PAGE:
Militant Hindus went on a rampage in Ayodhya, burning Muslim homes, looting their shops and destroying a second mosque in the city, the Press Trust of India news agency reported. Journalists said 15 people died in Hindu-Muslim clashes in the city, and another nine were killed in violence in Kanpur city in Uttar Pradesh, India's most populous state, including six killed in a fire.

Police fired on rioters at several locations in the main Muslim neighborhood of Bombay, India's commercial capital, killing at least 40 people, officials reported. In Calcutta, India's most populous city, violence killed at least four people, and in Delhi's old city, at least three died.

Riots also killed 22 and injured 60 in the walled old city of Jaipur, a popular tourist destination in western Rajasthan state, PTI said. The agency said 21 were killed and 70 wounded in the Gujarat state capital of Ahmedabad, which has been the site of violent Hindu-Muslim clashes in the past.

As the death toll from clashes around the country continued to mount, an estimated 15,000 Hindu devotees remained at the site of the Ayodhya mosque and were proceeding with the construction of a Rama temple despite efforts by security forces to make them leave.

The Press Trust said about 50,000 devotees left the city aboard 20 specially organized trains after being ordered out of the holy town by troopers using loudspeakers. The agency said devotees working on the temple built a concrete staircase and a wall around two idols of Ram while singing devotional songs.

Although 20,000 paramilitary troops have been moved into the city by the central government, they have not attempted to forcibly remove the estimated 15,000 Hindu devotees remaining. A Home Ministry spokesman said there had been no need to use force against the devotees in Ayodhya so far.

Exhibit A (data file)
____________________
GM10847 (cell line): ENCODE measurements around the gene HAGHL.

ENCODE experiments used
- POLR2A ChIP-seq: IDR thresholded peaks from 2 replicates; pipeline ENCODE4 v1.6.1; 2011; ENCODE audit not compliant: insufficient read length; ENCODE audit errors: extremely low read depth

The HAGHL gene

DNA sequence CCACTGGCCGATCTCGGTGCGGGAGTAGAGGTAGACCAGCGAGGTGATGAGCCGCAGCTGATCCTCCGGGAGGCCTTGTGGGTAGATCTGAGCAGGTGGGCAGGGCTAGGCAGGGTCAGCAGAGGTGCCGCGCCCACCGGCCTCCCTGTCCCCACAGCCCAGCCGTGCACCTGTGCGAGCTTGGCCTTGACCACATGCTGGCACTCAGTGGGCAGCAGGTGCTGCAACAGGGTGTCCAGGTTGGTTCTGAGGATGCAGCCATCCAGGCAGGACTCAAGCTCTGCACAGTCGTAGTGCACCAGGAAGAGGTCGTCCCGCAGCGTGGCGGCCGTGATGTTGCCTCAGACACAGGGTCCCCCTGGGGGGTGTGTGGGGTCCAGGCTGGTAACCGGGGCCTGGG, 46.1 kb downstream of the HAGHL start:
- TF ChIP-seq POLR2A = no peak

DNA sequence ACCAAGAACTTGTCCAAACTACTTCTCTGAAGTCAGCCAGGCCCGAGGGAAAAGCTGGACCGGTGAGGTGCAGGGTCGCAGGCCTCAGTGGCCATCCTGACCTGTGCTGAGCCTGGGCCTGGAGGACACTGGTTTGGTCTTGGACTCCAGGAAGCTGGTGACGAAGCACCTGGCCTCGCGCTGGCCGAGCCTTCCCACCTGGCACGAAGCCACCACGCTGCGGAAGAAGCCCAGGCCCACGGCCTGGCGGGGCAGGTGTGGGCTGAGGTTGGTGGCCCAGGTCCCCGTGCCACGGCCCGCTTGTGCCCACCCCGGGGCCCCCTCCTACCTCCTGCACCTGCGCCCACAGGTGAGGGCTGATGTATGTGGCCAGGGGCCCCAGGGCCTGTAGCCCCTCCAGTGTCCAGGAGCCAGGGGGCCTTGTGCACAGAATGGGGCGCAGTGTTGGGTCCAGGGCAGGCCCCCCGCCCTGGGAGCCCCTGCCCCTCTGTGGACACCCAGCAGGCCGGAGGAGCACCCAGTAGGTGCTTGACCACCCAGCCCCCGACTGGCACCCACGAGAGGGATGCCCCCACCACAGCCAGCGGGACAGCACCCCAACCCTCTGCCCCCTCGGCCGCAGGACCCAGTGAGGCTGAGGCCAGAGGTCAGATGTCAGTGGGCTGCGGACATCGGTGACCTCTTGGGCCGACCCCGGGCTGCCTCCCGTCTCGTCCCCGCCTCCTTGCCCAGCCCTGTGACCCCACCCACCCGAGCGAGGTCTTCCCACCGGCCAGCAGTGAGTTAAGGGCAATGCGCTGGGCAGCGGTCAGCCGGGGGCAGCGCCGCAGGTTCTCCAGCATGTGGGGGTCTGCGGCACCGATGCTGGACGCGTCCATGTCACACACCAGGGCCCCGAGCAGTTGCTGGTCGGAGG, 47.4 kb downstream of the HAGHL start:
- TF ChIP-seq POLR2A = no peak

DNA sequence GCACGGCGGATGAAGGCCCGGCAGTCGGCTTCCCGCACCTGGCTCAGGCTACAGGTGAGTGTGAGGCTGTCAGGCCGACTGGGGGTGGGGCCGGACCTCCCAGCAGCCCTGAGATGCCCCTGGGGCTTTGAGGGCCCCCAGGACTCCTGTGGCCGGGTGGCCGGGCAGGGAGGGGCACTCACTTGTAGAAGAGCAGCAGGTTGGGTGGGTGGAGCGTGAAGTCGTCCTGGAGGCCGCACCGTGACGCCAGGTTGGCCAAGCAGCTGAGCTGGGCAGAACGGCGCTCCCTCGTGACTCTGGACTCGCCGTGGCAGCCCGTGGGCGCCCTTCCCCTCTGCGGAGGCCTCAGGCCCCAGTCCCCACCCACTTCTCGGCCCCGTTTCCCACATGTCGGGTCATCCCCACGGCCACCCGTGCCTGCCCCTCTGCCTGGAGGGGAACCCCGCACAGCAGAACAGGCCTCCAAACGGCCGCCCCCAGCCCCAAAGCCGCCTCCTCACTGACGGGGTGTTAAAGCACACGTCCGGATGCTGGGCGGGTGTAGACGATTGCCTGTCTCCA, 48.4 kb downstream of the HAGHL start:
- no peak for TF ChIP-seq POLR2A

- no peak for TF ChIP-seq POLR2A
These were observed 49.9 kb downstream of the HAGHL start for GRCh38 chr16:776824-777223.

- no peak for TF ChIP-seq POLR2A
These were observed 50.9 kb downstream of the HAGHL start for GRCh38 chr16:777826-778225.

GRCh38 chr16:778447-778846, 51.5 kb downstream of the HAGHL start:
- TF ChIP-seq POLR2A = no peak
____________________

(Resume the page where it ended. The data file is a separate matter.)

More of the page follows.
The government said on state-run television Monday it would act against those responsible for destroying the mosque and would ban sectarian or communal organizations responsible for inflaming tensions between Muslims, Hindus and other Indian religious groups.

It was unclear whether the government would attempt to include the Bharatiya Janata Party -- meaning Indian People's Party -- which governed in Uttar Pradesh state and was blamed for fanning passions over the mosque issue along with the closely affiliated Vishwa Hindu Parishad, or World Hindu Council.

The destruction of the mosque touched off a wave of anti-India and anti-Hindu violence in neighboring Pakistan, where angry protesters burned temples, ransacked Air India offices and burned Rao in effigy outside the Indian Embassy in Islamabad. Some 3 million Hindus live in Pakistan.

Prime Minister Nawaz Sharif, in a bid to blunt criticism and channel the anger into peaceful protest, called for a nationwide strike Tuesday over the mosque's destruction. But opposition Muslim groups stridently rejected the strike as an inadequate response and demanded he break off ties with India.

Afghan guerrilla chief Gulbadin Hekmatyar, the head of the Islamic fundamentalist Hezb-i-Islami group, condemned what he called 'the shameless act of the fanatic Hindus' and called for Muslim countries to enforce 'a political and economic boycott of India.'

Protesters armed with sticks and iron bars went on a rampage in Bangladesh, which has about 15 million Hindus. Protesters smashed windows and looted shops owned by Hindus. Police used tear gas and rubber bullets to disperse the mob, killing one person and wounding 50 others, officials said.